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Psoriasis and scabies by manaswi

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  • 1. PSORIASIS AND SCABIES CH MANASWI
  • 2. PSORIASIS  Psoriasis is a common chronic inflammatory skin disorder characterized by recurrent exacerbations and remissions of thickened, erythematous, and scaling plaques.
  • 3. EPIDEMIOLOGY  Psoriasis, a chronic proliferative skin disease is one of the most common immune mediated disorders occuring in 1.5- 3% of population world wide  Of patients, 75% present with symptoms of psoriasis before age 45yrs  Although rarely life-threatening, psoriasis has an adverse physical and emotional impact on quality of life.
  • 4. ETIOLOGY  Psoriasis is a complex and multifactorial disease that is apparently associated with interaction between environmental factors (exogenous or endogenous antigens) and a specific genetic background.
  • 5. ENVIRONMENTAL FACTORS  Factors such as climate, stress, alcohol, smoking, infection, trauma, an d drugs can aggravate psoriasis  Alcohol seems to have a greater influence on the progression of psoriasis in men, and the association between smoking and psoriasis seems to be stronger in women.  Psoriatic lesions can develop at the site of injury on normal appearing skin. This response can be induced by a variety of trauma that includes rubbing, venipuncture, bites, surgery, and mechanical pressure.  Lithium carbonate, β-adrenergic blocking agents, some antimalarial agents, NSAIDS, and
  • 6. GENETIC FACTORS  There is a significant genetic component in psoriasis, but the exact mode of inheritance is uncertain.  Monozygotic twins have a higher concordance for psoriasis than dizygotic twins.
  • 7. PATHOPHYSIOLOGY  The three key steps involved in the pathogenesis of psoriasis are i. T-cell activation by antigen in the lymph nodes ii. T-cell binding to the endothelium in the vasculature, with subsequent migration into the dermis and epidermis iii. T-cell reactivation by a second exposure to antigen, which occurs in the dermis. Certain CD4+ and CD8+ T cells have a marker on their cell surface known as cutaneous lymphocyte antigen (CLA) • These CLA-positive T cells are recruited from the circulation and migrate to the skin during inflammatory processes and have been implicated in the pathogenesis of various skin diseases, including psoriasis • For these T cells to become activated, an APC(antigen presenting cell) presents antigen to the T-cell receptor.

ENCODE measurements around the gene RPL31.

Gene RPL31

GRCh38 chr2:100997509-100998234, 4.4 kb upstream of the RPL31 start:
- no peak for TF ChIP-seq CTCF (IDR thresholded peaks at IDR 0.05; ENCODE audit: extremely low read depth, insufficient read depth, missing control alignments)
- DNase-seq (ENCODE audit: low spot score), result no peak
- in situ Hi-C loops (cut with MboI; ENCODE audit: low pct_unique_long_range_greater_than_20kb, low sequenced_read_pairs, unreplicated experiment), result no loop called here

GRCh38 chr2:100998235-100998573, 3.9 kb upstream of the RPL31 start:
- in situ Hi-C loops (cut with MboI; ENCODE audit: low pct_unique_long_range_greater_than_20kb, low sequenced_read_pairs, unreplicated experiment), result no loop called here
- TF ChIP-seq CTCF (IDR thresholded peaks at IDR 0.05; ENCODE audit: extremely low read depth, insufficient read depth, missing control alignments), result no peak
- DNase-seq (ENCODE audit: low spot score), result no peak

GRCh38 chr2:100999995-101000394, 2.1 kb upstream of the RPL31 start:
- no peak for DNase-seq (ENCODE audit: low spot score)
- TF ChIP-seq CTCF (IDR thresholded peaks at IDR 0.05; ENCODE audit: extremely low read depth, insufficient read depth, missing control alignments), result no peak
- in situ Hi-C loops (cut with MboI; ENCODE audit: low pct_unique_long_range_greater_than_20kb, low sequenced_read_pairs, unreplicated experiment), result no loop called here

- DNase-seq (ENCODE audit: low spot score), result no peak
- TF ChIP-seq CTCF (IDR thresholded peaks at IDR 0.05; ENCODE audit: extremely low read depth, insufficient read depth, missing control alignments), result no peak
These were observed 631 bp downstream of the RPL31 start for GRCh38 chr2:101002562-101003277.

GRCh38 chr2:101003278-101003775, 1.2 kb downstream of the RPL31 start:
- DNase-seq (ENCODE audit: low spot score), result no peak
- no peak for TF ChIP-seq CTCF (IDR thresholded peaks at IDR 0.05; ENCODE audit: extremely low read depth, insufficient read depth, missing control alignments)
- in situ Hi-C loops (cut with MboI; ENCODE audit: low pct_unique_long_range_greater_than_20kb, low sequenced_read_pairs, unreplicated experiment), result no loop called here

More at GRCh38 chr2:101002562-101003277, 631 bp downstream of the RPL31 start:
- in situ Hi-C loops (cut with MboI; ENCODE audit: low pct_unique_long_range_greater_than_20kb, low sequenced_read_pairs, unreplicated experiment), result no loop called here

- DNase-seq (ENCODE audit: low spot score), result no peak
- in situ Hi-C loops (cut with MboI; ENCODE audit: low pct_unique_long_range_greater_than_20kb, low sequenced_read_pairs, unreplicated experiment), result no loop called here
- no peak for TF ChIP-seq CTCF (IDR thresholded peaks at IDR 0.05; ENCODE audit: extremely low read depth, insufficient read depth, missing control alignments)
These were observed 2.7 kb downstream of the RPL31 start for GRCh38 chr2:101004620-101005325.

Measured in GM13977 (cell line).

• 8. Clinical Presentation and Diagnosis  Most patients with psoriasis have symptoms of the disease throughout their lifetime.  Patients who experience frequent relapses, occurring within months or even weeks, tend to develop more severe disease. The palm of one's hand, from the wrist to the fingertips, represents approximately 1% of the body surface area (BSA). Disease affecting less than 2% of the BSA is considered mild, moderate psoriasis involves 3% to 10%, and severe psoriasis involves more than 10% of the BSA.
  • 9. Psoriasis Vulgaris or Plaque Psoriasis  Psoriasis vulgaris or plaque psoriasis, the most common form of the disease, affects approximately 80% of psoriasis patients.  Lesions are usually distributed in a symmetrical pattern, typically located on the scalp, the lumbar region of the back, and the extensor surfaces of the elbows and knees. The well-demarcated erythematous plaques covered with silvery scales range in diameter from less than 1 cm to 10 cm. The lesions are associated with pain and pruritus and can occasionally crack and bleed. Scale removal may result in punctate bleeding, also called the Auspitz sign.
  • 10. Guttate Psoriasis  Guttate psoriasis commonly affects children and young adults and is often associated with recent streptococcal infections. The lesions are usually small, scaly, and teardrop-shaped and typically are localized to the trunk, limbs, and scalp.